In this article I am going to discuss the various Canon lenses that are
available to bird photographers and the pros and cons of each.
We'll begin with the 2 lenses that many bird photographers start out
with and work our way up. While there are other lenses that may
work for birds in the Canon lineup I am going to concentrate on lenses
that can supply a quality 400mm or more. When you are working with
birds reach is essential. Another essential component of most bird
photography is auto focus speed. If your lens is searching
endlessly for focus you'll never get a shot.
First I'll discuss the 'starter' bird lenses. These range in
price from about $1000-$1300 in price
Canon 100-400 f/4.5-5.6 IS L Zoom lens -
This is a lens I used for approx. 2 years and it made a very good lens
for capturing birds and other wildlife. The general problem for birds is
that unless you are taking photos of relatively large and/or tame birds
you will find yourself using this lens at the 400mm end most of the
Pros: Relatively lightweight, convenient zoom, Has IS, good optical
quality for a zoom.
Cons: Doesn't take a extender very well, has slow 5.6 aperture on
400mm end, is a little soft at the 400mm end where used most for
birding, has a slower auto focus speed compared to other prime
lenses in this article.
Recommended for bird photogs who: Want to use the lens for other
larger wildlife or purposes or are primarily using it for larger or
tamer birds that can be approached closely. This is a entry
level lens or a addition to a serious bird photographers kit.
Canon 400mm 5.6 L lens - This lens is
currently in my arsenal and I use it mainly now for a birds in flight
lens on a second camera body. This is generally the lens I
recommend to most beginner bird photographers.
Pros: Very sharp lens with one of the fastest auto focus speeds
around. Small for it's 400mm reach. This lens can take a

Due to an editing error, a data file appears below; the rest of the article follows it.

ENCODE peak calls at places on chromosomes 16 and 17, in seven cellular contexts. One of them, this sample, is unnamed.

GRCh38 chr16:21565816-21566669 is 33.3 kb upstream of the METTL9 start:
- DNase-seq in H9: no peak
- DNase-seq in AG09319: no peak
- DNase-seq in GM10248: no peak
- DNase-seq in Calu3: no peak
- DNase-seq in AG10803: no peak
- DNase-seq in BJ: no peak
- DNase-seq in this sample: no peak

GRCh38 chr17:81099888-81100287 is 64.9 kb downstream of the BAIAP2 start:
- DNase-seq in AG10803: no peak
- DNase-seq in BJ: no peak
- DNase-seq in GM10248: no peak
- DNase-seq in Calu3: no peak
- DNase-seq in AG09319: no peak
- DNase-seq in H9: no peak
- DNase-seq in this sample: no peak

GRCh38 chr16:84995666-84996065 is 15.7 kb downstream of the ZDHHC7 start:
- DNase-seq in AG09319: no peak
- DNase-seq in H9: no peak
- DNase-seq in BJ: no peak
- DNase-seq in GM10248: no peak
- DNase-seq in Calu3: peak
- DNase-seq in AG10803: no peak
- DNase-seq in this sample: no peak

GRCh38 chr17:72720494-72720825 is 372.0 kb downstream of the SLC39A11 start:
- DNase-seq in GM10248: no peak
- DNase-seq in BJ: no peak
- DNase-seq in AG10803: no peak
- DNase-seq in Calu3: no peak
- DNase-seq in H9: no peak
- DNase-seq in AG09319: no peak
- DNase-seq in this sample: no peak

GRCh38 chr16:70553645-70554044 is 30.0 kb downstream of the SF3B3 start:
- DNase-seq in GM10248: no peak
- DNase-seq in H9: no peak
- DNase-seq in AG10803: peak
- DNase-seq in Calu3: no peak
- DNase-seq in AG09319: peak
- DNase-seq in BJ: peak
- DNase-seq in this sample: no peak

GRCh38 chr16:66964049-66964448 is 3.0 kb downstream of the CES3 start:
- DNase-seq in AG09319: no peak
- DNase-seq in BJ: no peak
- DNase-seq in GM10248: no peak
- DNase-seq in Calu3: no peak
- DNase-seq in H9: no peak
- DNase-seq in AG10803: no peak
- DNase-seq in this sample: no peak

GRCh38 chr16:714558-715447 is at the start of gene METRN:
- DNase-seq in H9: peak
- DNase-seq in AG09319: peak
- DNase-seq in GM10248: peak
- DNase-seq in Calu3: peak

1.4XTC resulting in 560mm and maintain great sharpness and focus speed
** . This is a excellent bird in flight lens which can be kept if you
graduate to longer glass in the future.
Cons: Doesn't have IS so this lens needs good light or will need to
be tripod mounted for best results. With a 5.6 aperture you will
be limited to slow shutter speeds or high ISO's in less than ideal
Recommended for bird photogs who: Are starting out and want super
image quality and auto focus speed in a small package that won't break
the bank. Generally if you want one lens just for birds than this
Canon Super Tele Lenses - These lenses are the bread and butter of
serious bird photographers but are very pricey and range from
Canon 300mm 2.8 IS L lens - This lens is
a excellent all around performer and can be pressed into service as a
420mm or 600mm with 1.4 and 2.0 Teleconverters. It is currently my
preferred lens when travel space is at a premium and I want a versatile
Pros: Takes both the 1.4 and 2.0 extenders VERY well and has
the fastest auto focus speed of any Canon lens. This is also one
of the sharpest lenses made. It is also the smallest format to get
a useable 600mm focal length.
Cons: Generally for bird photography 300mm doesn't cut it so this
lens will be used almost entirely with extenders for bird photography.
Recommended for bird photogs who: Are serious about their bird
photography and want one of the most versatile and travel friendly
lenses in the Canon arsenal which provides the very best image quality.
Canon 500mm and 600mm f/4 IS L lenses -
These are the bread and butter lenses of all professional bird
photographers. These lenses currently make up the majority of my
bird photos. The real consideration between these 2 lenses is
portability and size. The 600mm is difficult to travel on airlines
with because of the size of the bag required to hold it. The 500mm
makes a much better airline travel lens. While both lenses can be
handheld by a well bodied man for a few shot really neither lens is at
home on anything less than a good solid tripod. The 600mm gives
you a image that has 44% more pixels on target (20 % horiz x 20% vert).
Both lenses shine on a gimbal type head such as a Wimberley. In
general I would recommend the 500mm for a great all around wildlife lens
with a emphasis on birds. For specializing in small birds lof
warbler size or birds on impoundments in the distance the 600mm is much
preferred. Realistically for carrying into the field mounted on a
tripod the difference between the 2 lenses is not of primary concern.
The weight difference of the 2 lenses is approx. 3 pounds. When
carried into the field on a 25-30 pound pro rig the weight difference is
only about 10-15%.
Pros: The best 2 Canon bird lenses made. Perfect image quality
and super fast auto focus speed. Both lenses take the 1.4 extender
very well and both take the 2.0 extender ** very well on a 1 series pro
Cons: High cost, weight and portability.
Recommended for bird photogs who: Want the best pro quality lenses on
** Canon cameras such as the 20D, 30D, Rebels and 5D will lose auto
focus ability on apertures greater than f/5.6. Canon 1 series
bodies can still auto focus at apertures of f/8 using the center focus